Gambian Community Project Helps Women Turn Waste to Worth

Friday, September 18, 2015

In scrubby wasteland tucked behind a bustling market on the Gambia coast, five women in overalls determinedly hammered at small metal cylinders, the din reverberating around the tin-roofed shelter.

They were pressing charcoal-dried mango leaves into moulds to make organic fuel briquettes, which can be used as an alternative to traditional charcoal, at the Gambia’s first recycling training centre.

The women had travelled 20km from Tawto village to learn about waste reprocessing techniques at the Recycling Innovation Centre, purpose built by the newly-formed NGO WasteAid UK and Women’s Initiative – the Gambia (WIG), a local partner, on land donated by Brikama area council.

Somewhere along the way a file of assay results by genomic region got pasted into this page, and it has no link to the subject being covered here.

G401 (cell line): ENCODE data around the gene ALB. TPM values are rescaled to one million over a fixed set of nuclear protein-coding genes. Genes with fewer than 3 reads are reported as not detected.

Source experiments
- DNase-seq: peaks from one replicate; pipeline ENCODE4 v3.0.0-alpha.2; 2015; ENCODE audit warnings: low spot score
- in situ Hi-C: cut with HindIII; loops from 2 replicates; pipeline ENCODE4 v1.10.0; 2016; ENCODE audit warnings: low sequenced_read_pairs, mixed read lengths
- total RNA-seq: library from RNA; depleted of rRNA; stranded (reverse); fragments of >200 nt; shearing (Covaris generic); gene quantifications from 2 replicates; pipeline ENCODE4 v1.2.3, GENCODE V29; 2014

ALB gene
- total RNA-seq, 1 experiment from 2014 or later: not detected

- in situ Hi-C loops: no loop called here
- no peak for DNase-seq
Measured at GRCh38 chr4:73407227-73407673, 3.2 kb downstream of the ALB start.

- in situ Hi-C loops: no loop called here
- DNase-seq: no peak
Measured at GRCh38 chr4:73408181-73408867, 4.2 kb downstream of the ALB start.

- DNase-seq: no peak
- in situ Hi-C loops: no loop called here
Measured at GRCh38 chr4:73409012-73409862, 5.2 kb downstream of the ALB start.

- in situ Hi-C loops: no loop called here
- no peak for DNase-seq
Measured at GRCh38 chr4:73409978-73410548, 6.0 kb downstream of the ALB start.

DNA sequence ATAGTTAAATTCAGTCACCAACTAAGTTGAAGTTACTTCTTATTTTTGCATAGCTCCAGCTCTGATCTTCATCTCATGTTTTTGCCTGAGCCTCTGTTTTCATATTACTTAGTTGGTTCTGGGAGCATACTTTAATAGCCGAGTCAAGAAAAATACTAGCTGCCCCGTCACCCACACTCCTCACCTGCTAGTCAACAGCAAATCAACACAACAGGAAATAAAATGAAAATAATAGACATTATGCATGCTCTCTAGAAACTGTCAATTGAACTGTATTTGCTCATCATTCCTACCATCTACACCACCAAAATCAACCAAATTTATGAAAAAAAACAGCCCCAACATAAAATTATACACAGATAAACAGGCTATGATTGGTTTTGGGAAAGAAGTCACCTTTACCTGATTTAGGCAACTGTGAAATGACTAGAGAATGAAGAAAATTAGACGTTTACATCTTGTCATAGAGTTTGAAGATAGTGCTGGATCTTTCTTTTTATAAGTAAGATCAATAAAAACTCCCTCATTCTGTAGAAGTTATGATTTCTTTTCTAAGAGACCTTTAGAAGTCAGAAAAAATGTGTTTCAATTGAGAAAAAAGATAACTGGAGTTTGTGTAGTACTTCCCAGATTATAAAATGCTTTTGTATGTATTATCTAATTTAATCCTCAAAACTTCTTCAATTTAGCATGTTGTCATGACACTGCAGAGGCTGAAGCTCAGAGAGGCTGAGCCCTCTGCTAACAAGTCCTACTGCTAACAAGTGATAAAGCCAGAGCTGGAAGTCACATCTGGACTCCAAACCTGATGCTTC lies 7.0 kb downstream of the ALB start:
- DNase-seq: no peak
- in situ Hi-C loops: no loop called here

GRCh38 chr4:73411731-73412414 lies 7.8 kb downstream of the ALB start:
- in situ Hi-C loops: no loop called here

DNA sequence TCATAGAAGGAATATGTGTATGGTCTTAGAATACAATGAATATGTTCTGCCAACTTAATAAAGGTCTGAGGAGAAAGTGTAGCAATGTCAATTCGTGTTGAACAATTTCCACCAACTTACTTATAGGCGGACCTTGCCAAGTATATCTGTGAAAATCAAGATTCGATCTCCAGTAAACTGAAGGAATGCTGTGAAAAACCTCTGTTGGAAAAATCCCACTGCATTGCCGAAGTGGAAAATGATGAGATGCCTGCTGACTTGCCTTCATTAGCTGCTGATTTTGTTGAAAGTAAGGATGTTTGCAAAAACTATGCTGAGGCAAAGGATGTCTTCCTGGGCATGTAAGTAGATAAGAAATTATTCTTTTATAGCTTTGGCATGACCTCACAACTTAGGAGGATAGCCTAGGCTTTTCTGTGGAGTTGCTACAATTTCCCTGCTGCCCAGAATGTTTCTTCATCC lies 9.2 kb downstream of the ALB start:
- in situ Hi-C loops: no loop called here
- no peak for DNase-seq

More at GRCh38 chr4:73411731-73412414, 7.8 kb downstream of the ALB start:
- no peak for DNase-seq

Five coastal communities are involved in the enterprise, which aims to teach people about good rubbish management and, crucially, how to turn waste into wealth.

In keeping with the spirit of the project, the trainees decided to call themselvesFay Fengo Nafaa-Siyata, which means “making waste useful” in the Mandinka language.

The training gives hard-working women another option as they struggle to earn enough money for their families.

 

Source: The Guardian (link opens in a new window)

Categories
Energy, Health Care
Tags
energy, global health, sanitation, Women